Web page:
Over the past few years I’ve read a lot of complaints from all sorts of people who wonder why politicians don’t sue people who defame them in public fora such as the National Enquirer.
The answer is sort of complicated. For one big thing, it’s very difficult for a public figure to make a case for defamation.
For another, if a politician is indeed defamed during an election campaign (Hillary, repeatedly, on National Enquirer front pages), by the time anything approaching satisfaction makes it way through the courts, huh. The election is probably over.
Roger Stone — you’ve heard of him, right? — is well known to be a dirty trickster, which means his life has been jammed by accusations and lawsuits for defamation.
Today, I saw this story about a defamation lawsuit Stone settled, in the Daily News. It’ll give you an idea of how Stone operates — blaming someone else, in this case, Sam Nunberg, whose blustery motormouth dimwittedness irritates me regularly when he appears on MSNBC, for passing him wrong info(!?!?!?) — and how he can lose a defamation case.
Um, sorry for fibs on Infowars, Stone sez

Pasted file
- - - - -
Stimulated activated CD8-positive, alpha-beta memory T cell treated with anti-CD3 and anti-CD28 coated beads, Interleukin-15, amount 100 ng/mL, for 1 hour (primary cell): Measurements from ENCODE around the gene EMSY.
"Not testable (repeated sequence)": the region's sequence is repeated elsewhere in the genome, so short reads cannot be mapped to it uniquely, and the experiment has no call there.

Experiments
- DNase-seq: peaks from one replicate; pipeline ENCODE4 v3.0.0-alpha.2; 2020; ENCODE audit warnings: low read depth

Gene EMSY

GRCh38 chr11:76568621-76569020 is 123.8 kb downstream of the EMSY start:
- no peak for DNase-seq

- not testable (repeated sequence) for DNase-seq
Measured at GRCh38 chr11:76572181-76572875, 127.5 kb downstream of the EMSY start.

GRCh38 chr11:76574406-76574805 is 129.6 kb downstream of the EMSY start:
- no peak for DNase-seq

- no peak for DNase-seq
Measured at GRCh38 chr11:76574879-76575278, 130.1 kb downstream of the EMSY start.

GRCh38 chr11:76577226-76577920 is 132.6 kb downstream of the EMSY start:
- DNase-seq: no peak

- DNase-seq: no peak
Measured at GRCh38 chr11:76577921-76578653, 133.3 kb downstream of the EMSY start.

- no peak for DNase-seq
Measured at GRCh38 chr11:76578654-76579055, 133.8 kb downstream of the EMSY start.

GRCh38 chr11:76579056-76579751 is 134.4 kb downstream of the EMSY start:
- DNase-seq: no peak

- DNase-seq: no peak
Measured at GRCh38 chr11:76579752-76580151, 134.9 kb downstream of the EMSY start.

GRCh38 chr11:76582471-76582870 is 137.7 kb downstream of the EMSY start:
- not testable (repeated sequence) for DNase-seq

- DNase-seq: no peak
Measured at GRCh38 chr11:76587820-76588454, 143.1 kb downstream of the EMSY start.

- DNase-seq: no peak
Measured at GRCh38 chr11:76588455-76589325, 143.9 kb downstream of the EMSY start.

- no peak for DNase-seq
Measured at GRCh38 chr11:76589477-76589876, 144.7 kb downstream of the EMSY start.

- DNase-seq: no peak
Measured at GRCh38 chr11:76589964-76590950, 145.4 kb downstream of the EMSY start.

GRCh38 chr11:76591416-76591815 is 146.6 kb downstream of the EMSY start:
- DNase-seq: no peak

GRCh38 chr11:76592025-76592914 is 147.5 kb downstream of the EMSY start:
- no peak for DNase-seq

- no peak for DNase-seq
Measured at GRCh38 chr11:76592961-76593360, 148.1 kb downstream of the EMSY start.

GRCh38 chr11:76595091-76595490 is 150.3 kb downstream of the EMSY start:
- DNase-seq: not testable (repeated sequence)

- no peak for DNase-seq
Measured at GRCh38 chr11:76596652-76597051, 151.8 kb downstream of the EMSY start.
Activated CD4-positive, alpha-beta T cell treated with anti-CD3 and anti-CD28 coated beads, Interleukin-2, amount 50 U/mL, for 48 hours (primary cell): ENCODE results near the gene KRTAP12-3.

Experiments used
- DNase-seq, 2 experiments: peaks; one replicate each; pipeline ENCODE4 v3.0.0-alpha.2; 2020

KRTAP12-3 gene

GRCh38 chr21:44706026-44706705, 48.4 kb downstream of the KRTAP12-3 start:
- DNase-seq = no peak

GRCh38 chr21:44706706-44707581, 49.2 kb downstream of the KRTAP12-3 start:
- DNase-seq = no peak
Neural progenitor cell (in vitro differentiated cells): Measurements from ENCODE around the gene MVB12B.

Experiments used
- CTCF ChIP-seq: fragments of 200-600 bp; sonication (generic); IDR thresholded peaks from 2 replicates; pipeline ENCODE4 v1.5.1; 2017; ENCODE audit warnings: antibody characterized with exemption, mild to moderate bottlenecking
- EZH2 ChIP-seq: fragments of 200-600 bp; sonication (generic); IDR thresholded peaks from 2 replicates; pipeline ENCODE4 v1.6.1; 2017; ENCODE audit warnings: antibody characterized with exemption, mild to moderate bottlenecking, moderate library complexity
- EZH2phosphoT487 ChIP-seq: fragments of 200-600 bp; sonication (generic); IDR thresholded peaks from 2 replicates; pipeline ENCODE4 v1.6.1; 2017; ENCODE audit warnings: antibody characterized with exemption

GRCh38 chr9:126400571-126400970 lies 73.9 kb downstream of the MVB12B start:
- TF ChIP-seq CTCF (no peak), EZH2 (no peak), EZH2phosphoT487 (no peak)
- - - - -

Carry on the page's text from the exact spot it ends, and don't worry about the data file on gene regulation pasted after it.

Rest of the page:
By Denis Slattery NEW YORK DAILY NEWS
Roger Stone has agreed to publicly apologize for spreading false information online — but placed the blame for his falsehoods on a former friend.
The longtime Republican operative and close Trump associate settled a $100 million lawsuit accusing him of publishing lies on the far-right Infowars website.
The defamation suit settlement, which was first reported by The Wall Street Journal on Monday, allows Stone to avoid paying any damages if he publishes national newspaper ads apologizing for the statements and retracts the statements online.
Guo Wengui, an outspoken critic of the Chinese government, sued Stone in March, saying the “dirty trickster” accused him of being a “turncoat criminal” who violated U.S. election law.
Stone…said in a statement blasting the media that he “made the terrible mistake of relying on the representations” of fellow former Trump aide Sam Nunberg for information he used in his writings.
“I am solely responsible for fulfilling the terms of the settlement,” he added.
Nunberg, who says he once viewed Stone as a mentor, made headlines in March when he went on a cable news blitz and bragged he would not cooperate with special counsel Robert Mueller’s Russian election meddling investigation. He later changed his mind and testified before a grand jury.
Nunberg declined to comment.
Stone has said publicly he expects to be indicted by Mueller. He denies having any backchannel information about WikiLeaks releasing hacked Democratic emails during the 2016 presidential election.